Musical alchemist, oud virtuoso and springer of surprises, Rabih Abou-Khalil has never been shy about immersing himself into challenging musical environments. So the suggestion by Ricardo Pais, director of the Teatro Nacional Sao Joao, Porto to have Abou-Khalil write music to the words of five Portuguese poets represented an irresistible challenge. The project sees Abou-Khalil utilizing a singer for the first time-the impressive fadoist Ricardo Ribeiro. Em Portugues however, is not fado, but a marriage between its poetic, blues spirit and the imagination of Abou-Khalil. The music lies firmly in the bed of the rhythmic complexities and melodies stemming from his Arabic roots and wider musical vision. The result is both challenging and powerful.
It may seem like an odd project, but the oud is not such a distant cousin of the Portuguese guitar and there is an obvious symmetry between the poetry of fado and Arabic song; odes to love, yearning, loss and unrequited love are central to the great body of songs of both cultures, and these poems of the heart and soul must have resonated with Beruit-born Abou-Khalil on a deep level. It wouldn't be impossible to imagine Egyptian legend Om Kolthoum or Lebanese diva Fairouz singing here.
Vocalist Ricardo Ribeiro's powerful baritone voice and rich timbre invest gravitas and beauty on these poems, turning them into songs of vitality and emotional depth. "Como un rio," where his voice is operatically powerful as he in- tones: 'If the night can shelter me ah this sun, this sun, ah this sun is nothing..." then tender in turn, brings all the elements of this experiment together-beautiful lyrics animated by Ribeiro, subtly shifting dynamics, and exhilarating oud playing from Abou-Khalil. There are fewer exhibitions of oud virtuosity here than on the haunting Songs for Sad Women (Enja, 2007) but as always Abou- Khalil is a team player, surrendering himself to the needs of the music. For the most part his oud rides on the wings of Ribeiro's wonderful voice.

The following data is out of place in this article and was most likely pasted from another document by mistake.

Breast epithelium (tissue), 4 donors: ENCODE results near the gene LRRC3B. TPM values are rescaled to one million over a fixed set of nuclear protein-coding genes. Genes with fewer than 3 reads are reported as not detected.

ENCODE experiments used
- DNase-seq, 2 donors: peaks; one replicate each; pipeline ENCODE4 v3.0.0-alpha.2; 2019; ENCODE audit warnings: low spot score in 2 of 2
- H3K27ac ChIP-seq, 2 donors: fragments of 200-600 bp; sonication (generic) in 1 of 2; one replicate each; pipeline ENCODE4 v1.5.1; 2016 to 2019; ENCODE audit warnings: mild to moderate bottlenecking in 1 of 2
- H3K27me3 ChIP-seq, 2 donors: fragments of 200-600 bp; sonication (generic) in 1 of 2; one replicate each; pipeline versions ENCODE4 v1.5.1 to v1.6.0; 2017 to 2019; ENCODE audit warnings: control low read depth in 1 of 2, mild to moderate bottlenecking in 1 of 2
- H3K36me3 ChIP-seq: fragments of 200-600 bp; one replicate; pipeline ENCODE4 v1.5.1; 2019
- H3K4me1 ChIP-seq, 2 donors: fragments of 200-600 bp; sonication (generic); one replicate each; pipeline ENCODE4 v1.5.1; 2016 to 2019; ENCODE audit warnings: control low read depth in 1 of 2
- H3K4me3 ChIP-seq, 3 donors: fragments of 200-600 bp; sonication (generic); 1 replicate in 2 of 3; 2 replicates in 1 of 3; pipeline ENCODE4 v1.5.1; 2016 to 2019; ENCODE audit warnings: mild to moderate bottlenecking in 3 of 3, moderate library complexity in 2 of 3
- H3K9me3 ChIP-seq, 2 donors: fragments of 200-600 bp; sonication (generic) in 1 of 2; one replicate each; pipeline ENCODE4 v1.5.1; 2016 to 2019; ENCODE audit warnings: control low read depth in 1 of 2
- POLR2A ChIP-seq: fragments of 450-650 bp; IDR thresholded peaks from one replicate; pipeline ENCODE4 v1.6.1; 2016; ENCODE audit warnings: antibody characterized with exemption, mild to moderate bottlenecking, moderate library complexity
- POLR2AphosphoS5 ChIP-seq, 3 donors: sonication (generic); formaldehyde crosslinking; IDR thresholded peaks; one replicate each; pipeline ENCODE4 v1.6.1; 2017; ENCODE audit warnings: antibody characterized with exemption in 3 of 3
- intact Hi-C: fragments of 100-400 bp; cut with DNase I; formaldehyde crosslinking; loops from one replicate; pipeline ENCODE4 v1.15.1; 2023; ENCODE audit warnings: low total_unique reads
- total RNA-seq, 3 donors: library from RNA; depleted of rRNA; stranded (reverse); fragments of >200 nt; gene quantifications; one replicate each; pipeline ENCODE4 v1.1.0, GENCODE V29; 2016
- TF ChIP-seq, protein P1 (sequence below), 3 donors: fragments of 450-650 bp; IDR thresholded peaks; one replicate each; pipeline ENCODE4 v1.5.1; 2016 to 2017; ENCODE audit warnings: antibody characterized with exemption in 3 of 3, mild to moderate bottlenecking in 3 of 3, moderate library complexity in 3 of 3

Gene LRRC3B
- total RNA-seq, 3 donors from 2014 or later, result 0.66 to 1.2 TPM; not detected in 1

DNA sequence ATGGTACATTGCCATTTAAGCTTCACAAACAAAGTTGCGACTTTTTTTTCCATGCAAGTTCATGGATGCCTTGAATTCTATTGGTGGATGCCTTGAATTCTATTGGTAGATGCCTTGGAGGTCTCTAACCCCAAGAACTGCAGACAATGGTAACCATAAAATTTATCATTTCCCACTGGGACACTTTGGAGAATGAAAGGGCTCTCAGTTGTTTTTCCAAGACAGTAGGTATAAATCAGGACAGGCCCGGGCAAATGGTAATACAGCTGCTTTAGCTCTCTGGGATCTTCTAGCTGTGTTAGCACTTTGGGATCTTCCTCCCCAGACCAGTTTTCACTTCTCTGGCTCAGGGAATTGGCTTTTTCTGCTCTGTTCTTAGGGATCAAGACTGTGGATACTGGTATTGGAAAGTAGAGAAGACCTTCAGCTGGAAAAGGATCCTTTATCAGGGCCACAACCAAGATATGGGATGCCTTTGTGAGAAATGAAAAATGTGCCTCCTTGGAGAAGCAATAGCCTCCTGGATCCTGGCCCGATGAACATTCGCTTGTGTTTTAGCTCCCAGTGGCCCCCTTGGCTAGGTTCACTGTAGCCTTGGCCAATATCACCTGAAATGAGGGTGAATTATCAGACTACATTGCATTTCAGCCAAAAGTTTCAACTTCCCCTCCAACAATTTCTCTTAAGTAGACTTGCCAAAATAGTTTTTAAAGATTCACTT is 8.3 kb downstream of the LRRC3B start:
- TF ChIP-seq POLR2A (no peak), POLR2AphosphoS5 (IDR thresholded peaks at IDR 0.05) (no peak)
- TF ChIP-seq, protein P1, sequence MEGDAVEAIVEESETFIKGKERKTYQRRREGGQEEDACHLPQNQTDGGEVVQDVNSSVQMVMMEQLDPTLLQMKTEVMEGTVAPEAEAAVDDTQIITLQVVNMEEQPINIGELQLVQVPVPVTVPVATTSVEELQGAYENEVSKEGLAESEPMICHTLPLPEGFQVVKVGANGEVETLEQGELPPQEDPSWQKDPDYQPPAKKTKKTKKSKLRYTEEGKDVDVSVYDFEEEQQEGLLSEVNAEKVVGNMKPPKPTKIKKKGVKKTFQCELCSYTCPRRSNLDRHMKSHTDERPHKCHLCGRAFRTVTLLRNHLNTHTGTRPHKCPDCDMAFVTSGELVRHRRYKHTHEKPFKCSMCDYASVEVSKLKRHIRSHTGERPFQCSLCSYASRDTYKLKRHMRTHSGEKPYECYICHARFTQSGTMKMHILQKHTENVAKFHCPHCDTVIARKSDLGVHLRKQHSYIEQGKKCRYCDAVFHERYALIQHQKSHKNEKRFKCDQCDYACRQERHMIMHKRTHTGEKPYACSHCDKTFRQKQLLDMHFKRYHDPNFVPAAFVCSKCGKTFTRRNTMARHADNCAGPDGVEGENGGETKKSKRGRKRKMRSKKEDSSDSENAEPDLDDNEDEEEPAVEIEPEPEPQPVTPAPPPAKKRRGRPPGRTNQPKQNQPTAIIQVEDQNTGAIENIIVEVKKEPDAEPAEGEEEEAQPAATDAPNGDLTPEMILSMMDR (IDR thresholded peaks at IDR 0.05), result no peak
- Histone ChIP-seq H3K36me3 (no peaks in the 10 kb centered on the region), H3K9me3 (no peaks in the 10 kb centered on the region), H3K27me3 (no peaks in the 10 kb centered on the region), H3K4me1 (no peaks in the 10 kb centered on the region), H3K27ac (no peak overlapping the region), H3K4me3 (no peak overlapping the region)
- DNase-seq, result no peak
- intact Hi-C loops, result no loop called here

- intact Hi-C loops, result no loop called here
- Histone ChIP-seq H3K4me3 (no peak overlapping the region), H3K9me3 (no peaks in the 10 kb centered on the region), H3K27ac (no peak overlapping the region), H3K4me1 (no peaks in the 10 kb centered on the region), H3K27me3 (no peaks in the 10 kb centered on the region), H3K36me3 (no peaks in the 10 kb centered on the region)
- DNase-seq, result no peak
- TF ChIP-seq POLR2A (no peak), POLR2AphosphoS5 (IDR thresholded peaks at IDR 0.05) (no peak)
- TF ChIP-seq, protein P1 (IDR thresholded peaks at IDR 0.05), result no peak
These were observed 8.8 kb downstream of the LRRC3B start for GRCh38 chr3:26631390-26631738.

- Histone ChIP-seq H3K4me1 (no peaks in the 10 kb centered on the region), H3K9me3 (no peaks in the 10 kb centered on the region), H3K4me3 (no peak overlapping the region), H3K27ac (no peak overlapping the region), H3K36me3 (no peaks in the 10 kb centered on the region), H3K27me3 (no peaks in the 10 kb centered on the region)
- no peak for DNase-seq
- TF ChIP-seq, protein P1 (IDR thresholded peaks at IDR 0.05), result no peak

Although Ribeiro is arguably the star, this is most definitely a Rabih Abou- Khalil record; the feeling of familiarity which permeates the music of such an original project is down to the chemistry provided by long-standing sidemen Michel Godard on bass, serpent and tuba, Jarrod Cagwin on frame drums, and the tasteful employment of accordion by Luciano Biondini, who has recorded with Abou-Khalil before, on Morton's Foot (Enja, 2007). Broadly speaking, unison lines follow the contours of the songs, although Godard shines on a solo on "Casa de Mariquinahs" accompanied by the wordless voicing of Ribeiro which recalls the great Qawwali singer Nusrat Fateh Ali Khan for power and expression.
The sound translation into English of the intimate, brooding and joyous poetry contained in this beautifully packaged CD, bring these songs to life. The imagery is colorful, moving and unforgettable: "Lovely woman, intimate being, left like an unread book..." These songs are like strange but beautiful stones-hard to put a name on, but most definitely precious.
- Ian Patterson
All Music Guide